I scored you a discount with Alaska Air, to help ease your way onto an airplane next spring. Alaska Air is offering all of our guests a 7% discount on flights from any US (except Hawaii) city and Canada to Ixtapa/Zihuatanejo (Airport Code: ZIH), if you use this code:  - ECCMB2018 - between March 15, 2011 through March 28, 2011.

To use your Discount Code, go online to [http://www.alaskaair.com/default2.aspx?s_tnt=19802:1:0 ] alaskaair.com and input the Discount Code when searching for flights.  The discount will be applied to any flights meeting the contract parameters.

Unfortunately, Spring Break Blackout Dates of; March 18 - 20, 2011 and March 25 – 27, 2011 will apply to us, throwing a tiny little hitch in our gitalong. The system will still allow you to book these peak travel dates, however, the discount must not be applied to any blackout dates selected for travel.
Please do let me know if you end up using the discount code - if 40 or more people do, we get a free ticket - woohoo!

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We will be staying in Barra de Potosi, Mexico:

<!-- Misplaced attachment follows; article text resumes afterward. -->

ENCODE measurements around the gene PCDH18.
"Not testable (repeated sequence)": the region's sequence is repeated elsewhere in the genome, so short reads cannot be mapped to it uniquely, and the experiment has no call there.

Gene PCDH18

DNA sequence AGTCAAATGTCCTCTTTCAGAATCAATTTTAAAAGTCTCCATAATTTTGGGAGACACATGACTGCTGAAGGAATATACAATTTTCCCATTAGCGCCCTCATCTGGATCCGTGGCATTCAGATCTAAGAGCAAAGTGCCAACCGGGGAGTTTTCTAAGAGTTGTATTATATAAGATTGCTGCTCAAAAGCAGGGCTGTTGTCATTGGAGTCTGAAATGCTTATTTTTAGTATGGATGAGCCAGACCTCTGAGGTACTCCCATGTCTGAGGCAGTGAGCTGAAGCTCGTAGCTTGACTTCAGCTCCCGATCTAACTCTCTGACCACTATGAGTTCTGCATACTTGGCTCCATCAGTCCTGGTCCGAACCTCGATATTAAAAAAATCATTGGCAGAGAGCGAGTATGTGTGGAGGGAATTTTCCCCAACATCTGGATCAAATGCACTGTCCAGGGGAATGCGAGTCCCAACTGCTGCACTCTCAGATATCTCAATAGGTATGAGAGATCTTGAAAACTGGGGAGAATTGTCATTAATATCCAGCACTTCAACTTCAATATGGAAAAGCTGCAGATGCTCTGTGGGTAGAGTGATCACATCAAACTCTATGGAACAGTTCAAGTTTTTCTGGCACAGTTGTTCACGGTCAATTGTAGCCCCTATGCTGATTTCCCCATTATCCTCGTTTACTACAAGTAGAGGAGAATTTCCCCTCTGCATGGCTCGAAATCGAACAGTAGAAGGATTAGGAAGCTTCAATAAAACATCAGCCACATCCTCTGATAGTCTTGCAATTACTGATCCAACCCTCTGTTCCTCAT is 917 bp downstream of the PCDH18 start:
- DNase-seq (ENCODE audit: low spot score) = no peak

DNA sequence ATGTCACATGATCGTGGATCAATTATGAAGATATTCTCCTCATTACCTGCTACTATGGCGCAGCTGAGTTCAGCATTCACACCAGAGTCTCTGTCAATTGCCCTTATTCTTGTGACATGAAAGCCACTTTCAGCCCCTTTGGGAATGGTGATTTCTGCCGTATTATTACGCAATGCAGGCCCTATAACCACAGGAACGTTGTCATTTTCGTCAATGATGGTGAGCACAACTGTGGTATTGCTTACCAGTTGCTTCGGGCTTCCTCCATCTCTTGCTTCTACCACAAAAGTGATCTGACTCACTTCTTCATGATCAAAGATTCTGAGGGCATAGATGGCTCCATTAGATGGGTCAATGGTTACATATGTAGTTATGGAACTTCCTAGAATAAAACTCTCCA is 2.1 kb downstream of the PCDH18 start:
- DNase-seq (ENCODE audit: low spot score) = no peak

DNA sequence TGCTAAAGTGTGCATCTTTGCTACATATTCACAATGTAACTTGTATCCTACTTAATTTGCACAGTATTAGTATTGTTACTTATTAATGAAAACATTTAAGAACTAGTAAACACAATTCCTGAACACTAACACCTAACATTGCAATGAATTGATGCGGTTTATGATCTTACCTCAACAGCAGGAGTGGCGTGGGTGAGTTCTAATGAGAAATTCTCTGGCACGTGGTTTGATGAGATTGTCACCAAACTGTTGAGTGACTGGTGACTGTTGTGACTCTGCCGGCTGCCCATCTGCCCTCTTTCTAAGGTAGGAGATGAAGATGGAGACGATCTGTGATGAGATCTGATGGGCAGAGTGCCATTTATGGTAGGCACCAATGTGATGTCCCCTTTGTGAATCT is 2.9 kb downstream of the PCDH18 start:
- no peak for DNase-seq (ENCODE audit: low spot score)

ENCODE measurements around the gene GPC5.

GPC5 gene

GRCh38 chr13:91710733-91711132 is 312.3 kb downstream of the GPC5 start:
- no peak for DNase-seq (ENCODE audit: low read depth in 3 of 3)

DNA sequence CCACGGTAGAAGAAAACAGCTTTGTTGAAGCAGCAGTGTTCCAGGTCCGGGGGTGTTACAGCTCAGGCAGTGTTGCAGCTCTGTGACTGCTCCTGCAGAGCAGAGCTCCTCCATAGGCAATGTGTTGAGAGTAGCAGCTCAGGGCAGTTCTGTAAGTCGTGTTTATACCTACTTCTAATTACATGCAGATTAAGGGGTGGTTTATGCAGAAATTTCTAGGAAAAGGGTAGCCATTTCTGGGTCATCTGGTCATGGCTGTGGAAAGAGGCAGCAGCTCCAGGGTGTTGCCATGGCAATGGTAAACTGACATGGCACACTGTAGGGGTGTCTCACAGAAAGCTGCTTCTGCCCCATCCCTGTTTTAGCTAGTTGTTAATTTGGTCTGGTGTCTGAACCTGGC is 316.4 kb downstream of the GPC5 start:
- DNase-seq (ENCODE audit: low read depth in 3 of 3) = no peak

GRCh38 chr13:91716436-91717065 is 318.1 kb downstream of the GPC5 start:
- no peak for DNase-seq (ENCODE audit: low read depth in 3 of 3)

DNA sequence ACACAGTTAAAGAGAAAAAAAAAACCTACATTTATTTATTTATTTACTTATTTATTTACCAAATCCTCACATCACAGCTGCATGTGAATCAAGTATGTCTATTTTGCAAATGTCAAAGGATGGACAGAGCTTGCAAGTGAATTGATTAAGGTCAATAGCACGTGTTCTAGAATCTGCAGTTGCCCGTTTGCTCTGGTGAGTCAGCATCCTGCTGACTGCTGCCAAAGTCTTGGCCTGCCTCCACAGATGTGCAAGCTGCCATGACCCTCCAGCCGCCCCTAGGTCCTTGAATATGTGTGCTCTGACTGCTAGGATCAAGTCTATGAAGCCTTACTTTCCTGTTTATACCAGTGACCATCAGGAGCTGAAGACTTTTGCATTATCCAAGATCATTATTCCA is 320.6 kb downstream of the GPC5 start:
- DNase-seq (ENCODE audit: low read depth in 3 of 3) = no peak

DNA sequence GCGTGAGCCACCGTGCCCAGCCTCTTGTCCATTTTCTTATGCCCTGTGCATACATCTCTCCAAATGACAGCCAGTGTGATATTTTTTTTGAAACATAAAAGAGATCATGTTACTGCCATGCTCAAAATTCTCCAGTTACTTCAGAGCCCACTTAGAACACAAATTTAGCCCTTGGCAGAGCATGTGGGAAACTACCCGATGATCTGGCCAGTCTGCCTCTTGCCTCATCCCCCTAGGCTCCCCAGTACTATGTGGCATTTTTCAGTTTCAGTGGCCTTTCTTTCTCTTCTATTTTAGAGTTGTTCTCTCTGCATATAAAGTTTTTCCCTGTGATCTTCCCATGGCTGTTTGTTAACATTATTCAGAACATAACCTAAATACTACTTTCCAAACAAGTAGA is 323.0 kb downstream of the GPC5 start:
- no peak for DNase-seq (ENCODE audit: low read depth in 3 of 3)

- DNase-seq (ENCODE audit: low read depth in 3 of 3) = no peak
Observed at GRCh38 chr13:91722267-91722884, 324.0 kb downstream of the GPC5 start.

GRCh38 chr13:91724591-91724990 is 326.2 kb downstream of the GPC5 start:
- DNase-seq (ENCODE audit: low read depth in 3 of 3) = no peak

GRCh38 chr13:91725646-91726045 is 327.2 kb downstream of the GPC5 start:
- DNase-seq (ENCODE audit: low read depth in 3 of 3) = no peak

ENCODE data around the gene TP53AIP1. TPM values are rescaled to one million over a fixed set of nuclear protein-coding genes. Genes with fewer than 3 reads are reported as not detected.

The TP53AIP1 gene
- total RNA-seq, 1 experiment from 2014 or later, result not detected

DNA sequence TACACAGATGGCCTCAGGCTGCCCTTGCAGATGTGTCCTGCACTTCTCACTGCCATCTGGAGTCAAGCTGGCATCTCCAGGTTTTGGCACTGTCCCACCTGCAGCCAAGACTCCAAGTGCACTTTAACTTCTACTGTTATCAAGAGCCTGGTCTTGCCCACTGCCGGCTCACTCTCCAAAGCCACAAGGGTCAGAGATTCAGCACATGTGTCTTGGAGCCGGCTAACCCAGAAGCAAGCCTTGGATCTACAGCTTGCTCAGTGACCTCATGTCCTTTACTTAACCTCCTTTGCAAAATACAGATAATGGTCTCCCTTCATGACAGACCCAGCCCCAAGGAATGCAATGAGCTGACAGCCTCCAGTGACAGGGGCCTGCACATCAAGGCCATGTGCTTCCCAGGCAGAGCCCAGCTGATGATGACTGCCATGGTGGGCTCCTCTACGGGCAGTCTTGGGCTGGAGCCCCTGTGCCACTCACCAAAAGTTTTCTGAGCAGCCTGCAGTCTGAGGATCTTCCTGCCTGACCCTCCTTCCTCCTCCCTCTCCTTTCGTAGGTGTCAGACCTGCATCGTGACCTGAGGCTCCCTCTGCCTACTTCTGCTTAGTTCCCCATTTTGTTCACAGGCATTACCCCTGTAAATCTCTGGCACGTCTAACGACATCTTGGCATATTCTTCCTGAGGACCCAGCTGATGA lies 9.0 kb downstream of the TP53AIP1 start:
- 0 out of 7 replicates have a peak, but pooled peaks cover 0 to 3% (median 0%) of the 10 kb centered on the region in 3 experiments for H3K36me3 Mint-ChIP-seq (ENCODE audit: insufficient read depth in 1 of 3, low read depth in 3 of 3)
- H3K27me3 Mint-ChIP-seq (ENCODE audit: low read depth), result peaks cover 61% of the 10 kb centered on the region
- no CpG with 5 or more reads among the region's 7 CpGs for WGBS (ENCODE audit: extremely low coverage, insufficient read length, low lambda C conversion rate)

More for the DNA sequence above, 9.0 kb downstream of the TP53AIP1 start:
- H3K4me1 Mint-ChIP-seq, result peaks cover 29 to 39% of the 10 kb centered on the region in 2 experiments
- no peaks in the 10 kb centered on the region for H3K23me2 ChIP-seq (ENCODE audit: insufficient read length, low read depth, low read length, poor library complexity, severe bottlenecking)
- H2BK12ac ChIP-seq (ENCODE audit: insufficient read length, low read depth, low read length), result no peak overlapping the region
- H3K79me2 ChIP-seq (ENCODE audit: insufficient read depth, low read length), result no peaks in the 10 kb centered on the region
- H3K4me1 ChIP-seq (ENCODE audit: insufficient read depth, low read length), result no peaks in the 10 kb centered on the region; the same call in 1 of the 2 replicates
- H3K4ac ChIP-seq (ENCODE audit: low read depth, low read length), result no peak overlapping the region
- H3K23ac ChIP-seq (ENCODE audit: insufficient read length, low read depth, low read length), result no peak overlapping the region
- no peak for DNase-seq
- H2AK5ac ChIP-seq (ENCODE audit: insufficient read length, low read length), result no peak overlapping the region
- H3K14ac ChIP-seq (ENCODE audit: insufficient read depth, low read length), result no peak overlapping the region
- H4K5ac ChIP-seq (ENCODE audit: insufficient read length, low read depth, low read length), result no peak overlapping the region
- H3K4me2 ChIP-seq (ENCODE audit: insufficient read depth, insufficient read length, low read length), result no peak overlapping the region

you will be here

The closest airport is Zihuatanejo (ZIH), just 15 minutes away down a dirt road or alternately by the Acapulco Highway to Los Achotes and then to the Playa Blanca Road.

Alaska Airlines, United, Aeromexico, and many other airlines fly into Zihuatanejo (Airport code: ZIH) every day.

If you are coming from the East Coast, it is best to fly Continental Airlines, which will take you to Houston, and then on a smaller carrier directly into the Zihuatanejo/Ixtapa airport. Jim and Susan try to avoid a stopover in Mexico City as you’ll have to retrieve your baggage and go through customs then replace your luggage on the next flight. As customs and luggage are at opposite sides of the airport, it is not unusual to miss your connection if you have less than two hours between flights. In addition, it is much easier to go through customs at Zihuatanejo.